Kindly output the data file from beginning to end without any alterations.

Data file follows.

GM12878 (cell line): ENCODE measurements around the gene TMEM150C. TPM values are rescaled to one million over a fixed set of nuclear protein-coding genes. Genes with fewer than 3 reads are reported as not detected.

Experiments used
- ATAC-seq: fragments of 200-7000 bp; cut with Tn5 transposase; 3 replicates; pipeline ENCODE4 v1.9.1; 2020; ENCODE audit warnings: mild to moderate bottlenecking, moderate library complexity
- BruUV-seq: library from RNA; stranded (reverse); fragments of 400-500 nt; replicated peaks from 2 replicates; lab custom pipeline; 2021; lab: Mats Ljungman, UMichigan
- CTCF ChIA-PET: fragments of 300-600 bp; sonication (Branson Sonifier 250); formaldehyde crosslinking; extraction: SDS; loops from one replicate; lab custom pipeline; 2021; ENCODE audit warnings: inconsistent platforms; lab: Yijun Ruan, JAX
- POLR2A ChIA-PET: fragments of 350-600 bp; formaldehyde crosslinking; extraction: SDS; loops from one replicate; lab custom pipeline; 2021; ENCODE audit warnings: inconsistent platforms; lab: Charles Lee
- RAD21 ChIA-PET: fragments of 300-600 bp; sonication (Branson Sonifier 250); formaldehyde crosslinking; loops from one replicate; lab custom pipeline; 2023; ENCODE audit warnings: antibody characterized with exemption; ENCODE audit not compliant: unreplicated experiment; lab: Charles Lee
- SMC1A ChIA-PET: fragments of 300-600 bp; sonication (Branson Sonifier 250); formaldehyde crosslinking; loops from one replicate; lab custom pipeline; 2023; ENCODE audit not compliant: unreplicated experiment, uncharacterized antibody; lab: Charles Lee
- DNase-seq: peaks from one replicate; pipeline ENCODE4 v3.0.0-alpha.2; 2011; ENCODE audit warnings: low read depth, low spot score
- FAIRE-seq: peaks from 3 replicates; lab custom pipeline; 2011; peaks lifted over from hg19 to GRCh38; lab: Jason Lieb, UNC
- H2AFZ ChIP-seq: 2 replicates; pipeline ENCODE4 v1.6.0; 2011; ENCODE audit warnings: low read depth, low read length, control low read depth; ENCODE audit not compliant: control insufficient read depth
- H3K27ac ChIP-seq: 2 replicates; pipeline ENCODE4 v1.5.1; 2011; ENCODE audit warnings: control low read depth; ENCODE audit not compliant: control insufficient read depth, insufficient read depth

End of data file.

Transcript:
GM12878 (cell line): ENCODE measurements around the gene TMEM150C. TPM values are rescaled to one million over a fixed set of nuclear protein-coding genes. Genes with fewer than 3 reads are reported as not detected.

Experiments used
- ATAC-seq: fragments of 200-7000 bp; cut with Tn5 transposase; 3 replicates; pipeline ENCODE4 v1.9.1; 2020; ENCODE audit warnings: mild to moderate bottlenecking, moderate library complexity
- BruUV-seq: library from RNA; stranded (reverse); fragments of 400-500 nt; replicated peaks from 2 replicates; lab custom pipeline; 2021; lab: Mats Ljungman, UMichigan
- CTCF ChIA-PET: fragments of 300-600 bp; sonication (Branson Sonifier 250); formaldehyde crosslinking; extraction: SDS; loops from one replicate; lab custom pipeline; 2021; ENCODE audit warnings: inconsistent platforms; lab: Yijun Ruan, JAX
- POLR2A ChIA-PET: fragments of 350-600 bp; formaldehyde crosslinking; extraction: SDS; loops from one replicate; lab custom pipeline; 2021; ENCODE audit warnings: inconsistent platforms; lab: Charles Lee
- RAD21 ChIA-PET: fragments of 300-600 bp; sonication (Branson Sonifier 250); formaldehyde crosslinking; loops from one replicate; lab custom pipeline; 2023; ENCODE audit warnings: antibody characterized with exemption; ENCODE audit not compliant: unreplicated experiment; lab: Charles Lee
- SMC1A ChIA-PET: fragments of 300-600 bp; sonication (Branson Sonifier 250); formaldehyde crosslinking; loops from one replicate; lab custom pipeline; 2023; ENCODE audit not compliant: unreplicated experiment, uncharacterized antibody; lab: Charles Lee
- DNase-seq: peaks from one replicate; pipeline ENCODE4 v3.0.0-alpha.2; 2011; ENCODE audit warnings: low read depth, low spot score
- FAIRE-seq: peaks from 3 replicates; lab custom pipeline; 2011; peaks lifted over from hg19 to GRCh38; lab: Jason Lieb, UNC
- H2AFZ ChIP-seq: 2 replicates; pipeline ENCODE4 v1.6.0; 2011; ENCODE audit warnings: low read depth, low read length, control low read depth; ENCODE audit not compliant: control insufficient read depth
- H3K27ac ChIP-seq: 2 replicates; pipeline ENCODE4 v1.5.1; 2011; ENCODE audit warnings: control low read depth; ENCODE audit not compliant: control insufficient read depth, insufficient read depth